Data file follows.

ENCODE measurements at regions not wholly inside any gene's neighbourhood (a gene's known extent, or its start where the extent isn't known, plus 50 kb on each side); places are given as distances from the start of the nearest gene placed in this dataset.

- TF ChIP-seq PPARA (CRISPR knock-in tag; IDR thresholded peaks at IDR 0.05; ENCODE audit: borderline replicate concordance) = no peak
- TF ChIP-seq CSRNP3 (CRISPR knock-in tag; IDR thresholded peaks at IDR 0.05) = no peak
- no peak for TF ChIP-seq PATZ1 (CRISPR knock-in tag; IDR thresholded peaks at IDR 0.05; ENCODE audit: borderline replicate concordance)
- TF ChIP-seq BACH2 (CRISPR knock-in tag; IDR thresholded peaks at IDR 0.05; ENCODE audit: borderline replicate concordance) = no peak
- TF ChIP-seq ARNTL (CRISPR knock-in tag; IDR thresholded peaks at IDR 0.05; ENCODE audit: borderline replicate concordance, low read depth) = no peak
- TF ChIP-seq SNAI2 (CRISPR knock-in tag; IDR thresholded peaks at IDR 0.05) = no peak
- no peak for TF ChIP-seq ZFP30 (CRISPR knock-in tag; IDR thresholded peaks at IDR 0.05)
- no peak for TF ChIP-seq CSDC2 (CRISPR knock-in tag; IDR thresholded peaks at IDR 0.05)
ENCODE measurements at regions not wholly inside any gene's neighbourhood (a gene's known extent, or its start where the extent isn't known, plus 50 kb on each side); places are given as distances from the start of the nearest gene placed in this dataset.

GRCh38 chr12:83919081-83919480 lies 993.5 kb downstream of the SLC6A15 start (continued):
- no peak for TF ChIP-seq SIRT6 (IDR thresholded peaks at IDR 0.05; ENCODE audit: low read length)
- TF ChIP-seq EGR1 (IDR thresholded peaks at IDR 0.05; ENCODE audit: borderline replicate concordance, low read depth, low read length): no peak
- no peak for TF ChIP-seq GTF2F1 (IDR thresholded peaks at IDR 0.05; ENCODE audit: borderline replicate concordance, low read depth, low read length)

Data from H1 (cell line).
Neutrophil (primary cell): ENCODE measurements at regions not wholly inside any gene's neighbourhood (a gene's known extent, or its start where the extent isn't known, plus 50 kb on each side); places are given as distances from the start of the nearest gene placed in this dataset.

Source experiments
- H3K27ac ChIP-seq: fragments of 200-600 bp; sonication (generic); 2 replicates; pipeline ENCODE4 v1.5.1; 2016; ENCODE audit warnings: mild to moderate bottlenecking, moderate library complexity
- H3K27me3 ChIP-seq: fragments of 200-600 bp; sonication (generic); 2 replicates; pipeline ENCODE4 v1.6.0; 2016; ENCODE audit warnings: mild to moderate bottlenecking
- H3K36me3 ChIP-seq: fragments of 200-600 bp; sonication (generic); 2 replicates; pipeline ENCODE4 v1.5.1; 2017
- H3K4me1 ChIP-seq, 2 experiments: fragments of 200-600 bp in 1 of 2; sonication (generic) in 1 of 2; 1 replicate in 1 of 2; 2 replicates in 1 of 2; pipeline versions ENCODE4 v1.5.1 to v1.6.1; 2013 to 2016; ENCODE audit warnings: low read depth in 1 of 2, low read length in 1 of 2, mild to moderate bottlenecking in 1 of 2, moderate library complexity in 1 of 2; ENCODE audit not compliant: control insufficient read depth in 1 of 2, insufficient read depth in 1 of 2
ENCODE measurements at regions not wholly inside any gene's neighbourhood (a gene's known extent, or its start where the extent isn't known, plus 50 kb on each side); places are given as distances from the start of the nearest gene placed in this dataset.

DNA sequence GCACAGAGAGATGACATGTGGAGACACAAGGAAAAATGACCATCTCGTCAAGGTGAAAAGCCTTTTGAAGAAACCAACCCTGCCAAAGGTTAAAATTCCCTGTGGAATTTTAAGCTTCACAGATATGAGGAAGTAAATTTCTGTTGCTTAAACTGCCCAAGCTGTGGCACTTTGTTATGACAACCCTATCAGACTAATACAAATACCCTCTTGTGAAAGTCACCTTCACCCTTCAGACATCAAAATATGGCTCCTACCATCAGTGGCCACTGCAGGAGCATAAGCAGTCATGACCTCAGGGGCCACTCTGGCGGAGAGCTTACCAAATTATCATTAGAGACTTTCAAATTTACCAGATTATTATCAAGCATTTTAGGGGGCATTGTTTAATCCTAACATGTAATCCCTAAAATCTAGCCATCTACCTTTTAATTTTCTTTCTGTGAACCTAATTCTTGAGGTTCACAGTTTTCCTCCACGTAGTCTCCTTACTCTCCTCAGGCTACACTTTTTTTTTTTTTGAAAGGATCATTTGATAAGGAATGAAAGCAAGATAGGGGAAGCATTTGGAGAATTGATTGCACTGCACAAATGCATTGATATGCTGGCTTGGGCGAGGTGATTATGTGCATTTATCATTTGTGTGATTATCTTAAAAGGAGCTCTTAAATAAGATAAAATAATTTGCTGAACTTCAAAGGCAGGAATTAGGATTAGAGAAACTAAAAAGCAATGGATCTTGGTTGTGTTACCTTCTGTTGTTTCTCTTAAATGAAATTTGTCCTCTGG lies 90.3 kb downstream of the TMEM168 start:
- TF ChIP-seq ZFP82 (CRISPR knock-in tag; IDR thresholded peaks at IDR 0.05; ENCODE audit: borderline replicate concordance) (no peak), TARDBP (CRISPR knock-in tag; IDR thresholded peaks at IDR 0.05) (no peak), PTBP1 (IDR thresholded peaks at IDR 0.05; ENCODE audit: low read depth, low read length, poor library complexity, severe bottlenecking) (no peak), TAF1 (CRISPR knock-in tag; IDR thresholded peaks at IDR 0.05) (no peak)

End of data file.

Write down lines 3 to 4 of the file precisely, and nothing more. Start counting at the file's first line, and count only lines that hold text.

- TF ChIP-seq CSRNP3 (CRISPR knock-in tag; IDR thresholded peaks at IDR 0.05) = no peak
- no peak for TF ChIP-seq PATZ1 (CRISPR knock-in tag; IDR thresholded peaks at IDR 0.05; ENCODE audit: borderline replicate concordance)